More important than my casual observation is my reliance on wind, tide, and weather information from the all-knowing internet. Before leaving my house to head to whatever boat I will be on, I check my PredictWind app, Tides Pro app, and Boating App. These three apps give me a reasonably reliable understanding of the wind patterns, currents, and weather for the day.
Physical Prep- More Than Hoisting Beer
I prepare myself physically for sailing. Sure, mostly I’ll be sitting around on a sailboat, but one slip, or too heavy a tug on a line, and I run the risk of a back issue, knee issue, or possibly simply bursting into flames, burning to ashes, and then my ashes scattered into the Bay by the strong winds. I am, after all, in my 50s.
I do my full pre-exercise stretching routine before I go sailing. Stretching only takes about 15 minutes, helps prevent injuries, and more importantly gives me some insight into whether I have a twinge, a pain, or a weakness that particular day. On a couple of races, I’ve switched my position to avoid further injuring myself and screwing up the day of sailing.
A Necessary But Unflattering Diversion (and an awful metaphor that goes on far too long)
To be clear, this visceral need to prepare did not simply arrive in my brain as a divine beam of light. Or, if it was divine intervention, it was certainly old testament.
Each lesson was an error donkey-kicked into my head hard enough so that I still hear the reverberating concussion of that particular mistake every time I consider sailing. Sort of an internal virtual drum circle of shame.
The tinny pitter-patter of rain on metal — an almost cheerful sound — seems to reside in the back left quadrant of my brain. I am pretty sure this particular hoof mark was the “quick trip” with my dad and his buddies that lasted several hours, crossed from late afternoon into early but inky black evening, and a heavy cold and driving rain. Nobody had rain gear, the boat had no bimini, and at 14 or so, I was the only person really capable of getting us back to the dock — if I could find it in the dark and driving rain all while being yelled at. I did — eventually.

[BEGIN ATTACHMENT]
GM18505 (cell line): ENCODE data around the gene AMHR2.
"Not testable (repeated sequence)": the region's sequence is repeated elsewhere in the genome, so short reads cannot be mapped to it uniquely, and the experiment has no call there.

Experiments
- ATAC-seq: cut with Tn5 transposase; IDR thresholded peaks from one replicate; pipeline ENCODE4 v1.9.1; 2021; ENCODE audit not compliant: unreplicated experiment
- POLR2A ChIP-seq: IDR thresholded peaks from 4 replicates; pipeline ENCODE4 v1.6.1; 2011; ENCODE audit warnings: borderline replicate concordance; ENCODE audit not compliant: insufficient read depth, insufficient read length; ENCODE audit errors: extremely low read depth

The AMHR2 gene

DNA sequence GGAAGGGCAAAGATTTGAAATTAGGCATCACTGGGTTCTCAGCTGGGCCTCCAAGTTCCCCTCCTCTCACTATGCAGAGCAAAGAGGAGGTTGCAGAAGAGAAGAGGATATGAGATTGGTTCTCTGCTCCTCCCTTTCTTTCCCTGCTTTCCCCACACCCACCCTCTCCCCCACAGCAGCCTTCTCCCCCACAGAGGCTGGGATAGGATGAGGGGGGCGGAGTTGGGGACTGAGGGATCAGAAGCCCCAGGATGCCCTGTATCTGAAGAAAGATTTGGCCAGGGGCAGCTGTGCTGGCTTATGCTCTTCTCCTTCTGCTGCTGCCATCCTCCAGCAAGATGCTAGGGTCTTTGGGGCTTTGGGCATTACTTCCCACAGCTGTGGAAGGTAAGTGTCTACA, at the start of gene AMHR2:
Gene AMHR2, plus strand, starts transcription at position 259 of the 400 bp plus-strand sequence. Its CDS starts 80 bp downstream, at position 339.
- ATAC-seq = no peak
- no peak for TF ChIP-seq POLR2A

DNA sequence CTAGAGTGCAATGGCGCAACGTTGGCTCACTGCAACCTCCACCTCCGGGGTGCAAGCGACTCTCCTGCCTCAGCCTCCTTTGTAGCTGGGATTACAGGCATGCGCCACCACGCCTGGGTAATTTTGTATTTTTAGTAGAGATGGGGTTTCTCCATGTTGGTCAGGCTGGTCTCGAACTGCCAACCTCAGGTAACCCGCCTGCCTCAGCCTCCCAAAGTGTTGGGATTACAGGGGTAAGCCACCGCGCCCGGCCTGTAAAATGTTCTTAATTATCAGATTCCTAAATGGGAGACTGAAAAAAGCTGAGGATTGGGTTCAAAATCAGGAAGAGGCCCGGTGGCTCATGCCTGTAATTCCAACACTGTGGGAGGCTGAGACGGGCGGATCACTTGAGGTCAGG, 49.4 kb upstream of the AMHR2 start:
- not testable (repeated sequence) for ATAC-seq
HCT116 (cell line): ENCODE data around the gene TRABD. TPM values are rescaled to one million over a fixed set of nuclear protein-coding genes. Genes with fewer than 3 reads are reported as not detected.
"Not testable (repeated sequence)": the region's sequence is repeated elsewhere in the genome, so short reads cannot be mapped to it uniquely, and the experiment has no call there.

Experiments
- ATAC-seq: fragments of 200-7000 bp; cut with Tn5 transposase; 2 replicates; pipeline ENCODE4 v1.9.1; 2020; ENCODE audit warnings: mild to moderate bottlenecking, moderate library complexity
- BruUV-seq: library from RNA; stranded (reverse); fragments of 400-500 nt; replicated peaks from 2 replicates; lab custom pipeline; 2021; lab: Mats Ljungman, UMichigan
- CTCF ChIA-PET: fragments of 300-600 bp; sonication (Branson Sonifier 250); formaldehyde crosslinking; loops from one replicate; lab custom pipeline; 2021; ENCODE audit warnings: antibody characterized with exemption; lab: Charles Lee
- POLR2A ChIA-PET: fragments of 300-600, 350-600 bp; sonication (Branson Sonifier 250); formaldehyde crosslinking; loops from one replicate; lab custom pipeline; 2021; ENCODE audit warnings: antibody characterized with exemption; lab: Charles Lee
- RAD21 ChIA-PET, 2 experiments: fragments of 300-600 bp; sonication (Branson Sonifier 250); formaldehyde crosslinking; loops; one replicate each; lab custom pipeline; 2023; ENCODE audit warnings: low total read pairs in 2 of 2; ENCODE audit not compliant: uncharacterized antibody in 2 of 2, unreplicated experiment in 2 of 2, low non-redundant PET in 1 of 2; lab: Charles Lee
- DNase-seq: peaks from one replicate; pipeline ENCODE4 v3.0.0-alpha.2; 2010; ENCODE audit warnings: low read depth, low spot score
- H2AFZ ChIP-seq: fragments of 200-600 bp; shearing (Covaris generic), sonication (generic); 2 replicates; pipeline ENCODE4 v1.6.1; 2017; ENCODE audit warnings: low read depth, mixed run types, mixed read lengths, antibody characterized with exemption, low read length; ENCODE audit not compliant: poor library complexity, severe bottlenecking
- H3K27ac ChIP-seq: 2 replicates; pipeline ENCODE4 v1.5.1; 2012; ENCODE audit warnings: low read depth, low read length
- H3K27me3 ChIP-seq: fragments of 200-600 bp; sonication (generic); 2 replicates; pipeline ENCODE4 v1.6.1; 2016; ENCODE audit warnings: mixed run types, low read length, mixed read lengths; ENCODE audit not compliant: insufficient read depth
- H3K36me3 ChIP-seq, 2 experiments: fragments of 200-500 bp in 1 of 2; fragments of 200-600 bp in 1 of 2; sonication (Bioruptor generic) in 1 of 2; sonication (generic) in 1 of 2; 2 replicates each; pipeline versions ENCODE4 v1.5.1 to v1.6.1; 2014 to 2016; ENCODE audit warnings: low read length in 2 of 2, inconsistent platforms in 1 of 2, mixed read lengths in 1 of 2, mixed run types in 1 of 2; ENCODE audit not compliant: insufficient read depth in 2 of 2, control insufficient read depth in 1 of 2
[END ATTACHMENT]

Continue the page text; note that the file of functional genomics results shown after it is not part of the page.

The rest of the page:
I don’t drink much at all if I am responsible for the boat. A beer every few hours is usually my limit. I don’t drink much more than a beer every few hours even if I am not responsible for the boat on the theory that I could be if things go wrong. I am also compulsive about appropriate gear for changes in the weather.
More recently, the quick staccato beat of hands-on a pahu (Hawaiian drum) feel like an imaginary pull on my long since gone-missing hair, reminding me of the day (well, probably about three hours) fighting the current in an effort to NOT be pulled out the Golden Gate to the Pacific Ocean. We had full sails and the engine running on our small day charter, but it was a strong current day and we were underpowered. For the first two hours, our only movement was backward or toward the Marin County shore. Really, we could have just called for help and gotten a tow if it got dangerous, but it provided a lesson (and less than a perfectly fun day of sailing) on the power of the natural conditions on even a seemingly calm day.
Check all conditions and sail to take advantage of them and avoid the pitfalls. I now want to know the tide changes, impact on current, predicted wind, and overall weather every time I go out. Oh, and never rely on an unfamiliar boat to overcome more than relatively mild conditions.
And finally (well, final for the blog — in my head, the list goes on and not all are amusing), the death of Pac Man sound echoing from ear to ear in my skull signals my compulsive need to check charts, aids to navigation, and depth. Oh, and never give the drunk guy the wheel.
A decade or more ago on a lovely vacation to the USVI, my wife and I bareboat chartered a small powerboat with friends. As was usual, I handled the boat and got us from island to island. By the time we approached White Bay on Jost Van Dyke excited to visit Soggy Dollar, the drunk friend was alternatively begging and demanding that he be allowed to drive. He assured me he was sober enough to go slow and get us into the still uncrowded bay. I moved aside and stupidly allowed myself to be distracted. It was vacation after all.
As it turned out, he did not know what the red and green buoys meant and thought everybody waving their hands at us were just being friendly. And right about then, with spectators waving frantically at us, I looked up just in time to see that we were heading onto the reef. Then we heard the gut-wrenching and credit-card-depleting sound of the prop crashing against rock.